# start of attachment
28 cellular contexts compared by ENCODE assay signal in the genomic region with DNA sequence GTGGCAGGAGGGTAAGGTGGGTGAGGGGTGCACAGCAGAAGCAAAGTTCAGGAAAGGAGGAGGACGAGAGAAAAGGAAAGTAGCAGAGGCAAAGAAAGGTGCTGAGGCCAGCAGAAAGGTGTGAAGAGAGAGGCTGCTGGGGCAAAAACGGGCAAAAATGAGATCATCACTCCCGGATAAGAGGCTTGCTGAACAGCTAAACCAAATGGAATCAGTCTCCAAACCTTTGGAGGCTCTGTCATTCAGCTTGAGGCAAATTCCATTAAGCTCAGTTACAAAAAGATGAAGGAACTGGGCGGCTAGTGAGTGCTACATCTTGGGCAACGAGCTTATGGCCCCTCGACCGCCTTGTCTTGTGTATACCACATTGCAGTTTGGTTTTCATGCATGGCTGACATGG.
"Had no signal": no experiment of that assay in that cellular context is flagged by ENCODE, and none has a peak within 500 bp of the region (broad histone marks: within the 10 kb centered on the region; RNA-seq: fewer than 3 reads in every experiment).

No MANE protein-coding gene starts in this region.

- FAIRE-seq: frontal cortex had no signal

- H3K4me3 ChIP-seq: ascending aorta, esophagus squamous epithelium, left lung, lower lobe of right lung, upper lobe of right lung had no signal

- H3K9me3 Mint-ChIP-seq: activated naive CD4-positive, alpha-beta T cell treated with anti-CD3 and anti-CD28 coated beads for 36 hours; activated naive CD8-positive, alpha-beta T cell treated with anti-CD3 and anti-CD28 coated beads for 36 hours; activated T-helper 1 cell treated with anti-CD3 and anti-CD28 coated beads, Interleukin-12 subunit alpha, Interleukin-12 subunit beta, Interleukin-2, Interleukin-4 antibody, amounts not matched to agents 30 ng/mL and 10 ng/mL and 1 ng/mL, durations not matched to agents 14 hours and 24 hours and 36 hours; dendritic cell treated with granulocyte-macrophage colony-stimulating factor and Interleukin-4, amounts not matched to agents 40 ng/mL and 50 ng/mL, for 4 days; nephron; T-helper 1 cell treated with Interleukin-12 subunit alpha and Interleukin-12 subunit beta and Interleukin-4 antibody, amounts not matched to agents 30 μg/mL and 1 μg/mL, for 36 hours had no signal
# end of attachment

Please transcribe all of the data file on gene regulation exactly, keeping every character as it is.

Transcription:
28 cellular contexts compared by ENCODE assay signal in the genomic region with DNA sequence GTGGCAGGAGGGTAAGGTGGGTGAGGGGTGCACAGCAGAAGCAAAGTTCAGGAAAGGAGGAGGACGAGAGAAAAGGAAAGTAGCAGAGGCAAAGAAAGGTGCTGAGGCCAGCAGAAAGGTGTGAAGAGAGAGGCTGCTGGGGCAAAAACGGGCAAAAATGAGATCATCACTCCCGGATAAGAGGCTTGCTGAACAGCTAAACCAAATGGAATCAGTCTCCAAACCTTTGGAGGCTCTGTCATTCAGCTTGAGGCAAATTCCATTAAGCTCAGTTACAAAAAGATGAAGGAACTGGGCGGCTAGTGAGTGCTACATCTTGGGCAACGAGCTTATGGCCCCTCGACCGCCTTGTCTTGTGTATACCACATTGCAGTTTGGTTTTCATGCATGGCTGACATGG.
"Had no signal": no experiment of that assay in that cellular context is flagged by ENCODE, and none has a peak within 500 bp of the region (broad histone marks: within the 10 kb centered on the region; RNA-seq: fewer than 3 reads in every experiment).

No MANE protein-coding gene starts in this region.

- FAIRE-seq: frontal cortex had no signal

- H3K4me3 ChIP-seq: ascending aorta, esophagus squamous epithelium, left lung, lower lobe of right lung, upper lobe of right lung had no signal

- H3K9me3 Mint-ChIP-seq: activated naive CD4-positive, alpha-beta T cell treated with anti-CD3 and anti-CD28 coated beads for 36 hours; activated naive CD8-positive, alpha-beta T cell treated with anti-CD3 and anti-CD28 coated beads for 36 hours; activated T-helper 1 cell treated with anti-CD3 and anti-CD28 coated beads, Interleukin-12 subunit alpha, Interleukin-12 subunit beta, Interleukin-2, Interleukin-4 antibody, amounts not matched to agents 30 ng/mL and 10 ng/mL and 1 ng/mL, durations not matched to agents 14 hours and 24 hours and 36 hours; dendritic cell treated with granulocyte-macrophage colony-stimulating factor and Interleukin-4, amounts not matched to agents 40 ng/mL and 50 ng/mL, for 4 days; nephron; T-helper 1 cell treated with Interleukin-12 subunit alpha and Interleukin-12 subunit beta and Interleukin-4 antibody, amounts not matched to agents 30 μg/mL and 1 μg/mL, for 36 hours had no signal